Can Emergency Medical Services Utilization Rates Be Used to Measure the Success of An Alcohol Amnesty Policy?

Samantha Roberts, Abhijay Murugesan, Jeffrey Tolson, Asad E. Patanwala, Amber D. Rice, Daniel Beskind, Hans Bradshaw, Isrealia Jado, Joshua B. Gaither

Research output: Contribution to journalArticlepeer-review


Introduction: Medical Amnesty/Good Samaritan (MAGS) policies, which eliminate legal charges when students call 9-1-1 for excessive drinking, have been implemented with the goal of reducing barriers to accessing Emergency Medical Services (EMS). This study investigated the impact of MAGS policy implementation on EMS calls on campus and if that EMS call volume could be used to measure policy success. The aim of this study was to compare the prevalence of alcohol-related EMS calls before and after MAGS implementation at a single large public university campus. Methods: A retrospective review of all 9-1-1 calls to on-campus locations was conducted using patient care records (PCRs) from a collegiate EMS agency responding exclusively to on-campus 9-1-1 calls. Calls were excluded if the PCR was marked “incomplete”, were outside the 2015 CBEMS response zone boundaries, or if patient age was <15 or >25 years old to ensure analysis was targeting the on-campus student population. The incidence of alcohol-related 9-1-1 calls was compared between one academic year (AY) prior to (pre-MAGS, AY2015) and two years after MAGS implementation (post-MAGS, AY2016/17). An alcohol-related 9-1-1 call was defined as an EMS provider primary or secondary impression of “Alcohol, Alcohol Intoxication, or Alcohol Ingestion” or a call in which the patient explicitly admitted to alcohol use. Relative risk (RR) with 95% confidence intervals (CI) were used to describe the results. Results: Over the three-year study period, the collegiate EMS agency responded to 2440 calls of which 1283 met inclusion criteria. 58 calls were excluded for being incomplete, 227 were outside the original boundaries and 872 were outside the defined age range. Of those calls, 351 were pre-MAGS and 932 were post-MAGS. Of the total 9-1-1 calls, 127 (36.2%) were related to alcohol pre-MAGS and 327 (35.1%) were related to alcohol post-MAGS policy implementation. The relative risk of a 9-1-1 call being made for alcohol-related issues after MAGS implementation was RR = 0.97 (95% CI 0.83-1.14; P = 0.713). Conclusion: Implementation of a MAGS policy was not associated with a significant change in the number of alcohol-related EMS responses. It is unclear if these results reflect ineffective policy implementation or a general reduction in on-campus alcohol consumption. However, using EMS call volume as a marker for policy success and quality improvement offers an innovative tool through which EMS agencies can provide valuable feedback to other system stakeholders.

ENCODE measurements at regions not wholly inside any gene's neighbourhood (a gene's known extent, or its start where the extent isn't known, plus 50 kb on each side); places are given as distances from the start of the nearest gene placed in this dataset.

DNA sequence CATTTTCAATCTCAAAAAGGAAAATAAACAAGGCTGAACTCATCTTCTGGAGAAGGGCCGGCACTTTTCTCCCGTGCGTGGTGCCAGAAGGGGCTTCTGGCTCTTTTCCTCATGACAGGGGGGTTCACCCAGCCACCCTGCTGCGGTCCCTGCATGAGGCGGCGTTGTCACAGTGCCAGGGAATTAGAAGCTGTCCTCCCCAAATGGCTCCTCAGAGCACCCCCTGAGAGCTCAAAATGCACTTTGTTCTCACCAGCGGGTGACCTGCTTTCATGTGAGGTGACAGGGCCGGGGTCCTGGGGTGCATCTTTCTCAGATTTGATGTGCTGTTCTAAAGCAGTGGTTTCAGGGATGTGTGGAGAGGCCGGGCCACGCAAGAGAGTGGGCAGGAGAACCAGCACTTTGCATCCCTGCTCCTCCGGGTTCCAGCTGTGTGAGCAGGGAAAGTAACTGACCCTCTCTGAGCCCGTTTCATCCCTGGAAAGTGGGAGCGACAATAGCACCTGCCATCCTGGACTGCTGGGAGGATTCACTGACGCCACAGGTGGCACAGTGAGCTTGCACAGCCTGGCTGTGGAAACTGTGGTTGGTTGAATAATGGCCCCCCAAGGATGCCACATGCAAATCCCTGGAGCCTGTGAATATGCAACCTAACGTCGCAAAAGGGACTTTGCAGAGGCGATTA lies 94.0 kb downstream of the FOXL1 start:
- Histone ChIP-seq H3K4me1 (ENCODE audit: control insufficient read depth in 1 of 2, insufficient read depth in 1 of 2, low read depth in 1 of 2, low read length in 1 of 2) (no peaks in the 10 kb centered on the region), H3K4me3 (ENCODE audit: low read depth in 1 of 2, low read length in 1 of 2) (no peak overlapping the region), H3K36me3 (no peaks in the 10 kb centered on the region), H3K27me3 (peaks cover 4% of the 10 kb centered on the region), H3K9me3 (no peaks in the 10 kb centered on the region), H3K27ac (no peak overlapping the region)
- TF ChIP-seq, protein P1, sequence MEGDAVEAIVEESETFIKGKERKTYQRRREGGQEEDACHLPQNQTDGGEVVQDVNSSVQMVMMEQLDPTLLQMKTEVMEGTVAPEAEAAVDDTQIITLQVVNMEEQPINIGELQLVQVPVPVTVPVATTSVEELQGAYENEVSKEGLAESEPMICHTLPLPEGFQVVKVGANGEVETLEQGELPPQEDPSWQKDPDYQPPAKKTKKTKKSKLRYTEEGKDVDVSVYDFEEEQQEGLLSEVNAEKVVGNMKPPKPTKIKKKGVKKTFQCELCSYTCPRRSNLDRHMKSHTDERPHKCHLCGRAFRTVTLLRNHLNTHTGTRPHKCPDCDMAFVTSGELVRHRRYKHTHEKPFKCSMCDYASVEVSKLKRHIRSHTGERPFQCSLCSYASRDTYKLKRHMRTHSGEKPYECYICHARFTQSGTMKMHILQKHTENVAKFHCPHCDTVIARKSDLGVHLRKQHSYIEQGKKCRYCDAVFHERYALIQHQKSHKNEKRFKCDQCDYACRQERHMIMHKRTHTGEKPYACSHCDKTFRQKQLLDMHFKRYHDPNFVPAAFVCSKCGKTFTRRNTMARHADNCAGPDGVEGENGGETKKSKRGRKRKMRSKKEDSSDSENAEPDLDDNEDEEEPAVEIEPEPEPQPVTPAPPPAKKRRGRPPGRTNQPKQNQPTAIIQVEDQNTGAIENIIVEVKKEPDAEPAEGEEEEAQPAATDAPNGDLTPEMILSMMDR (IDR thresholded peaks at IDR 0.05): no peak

Original languageEnglish (US)
Pages (from-to)427-431
Number of pages5
JournalPrehospital Emergency Care
Issue number3
StatePublished - 2021


  • Emergency medical services
  • alcohol
  • amnesty
  • university

ASJC Scopus subject areas

  • Emergency Medicine
  • Emergency


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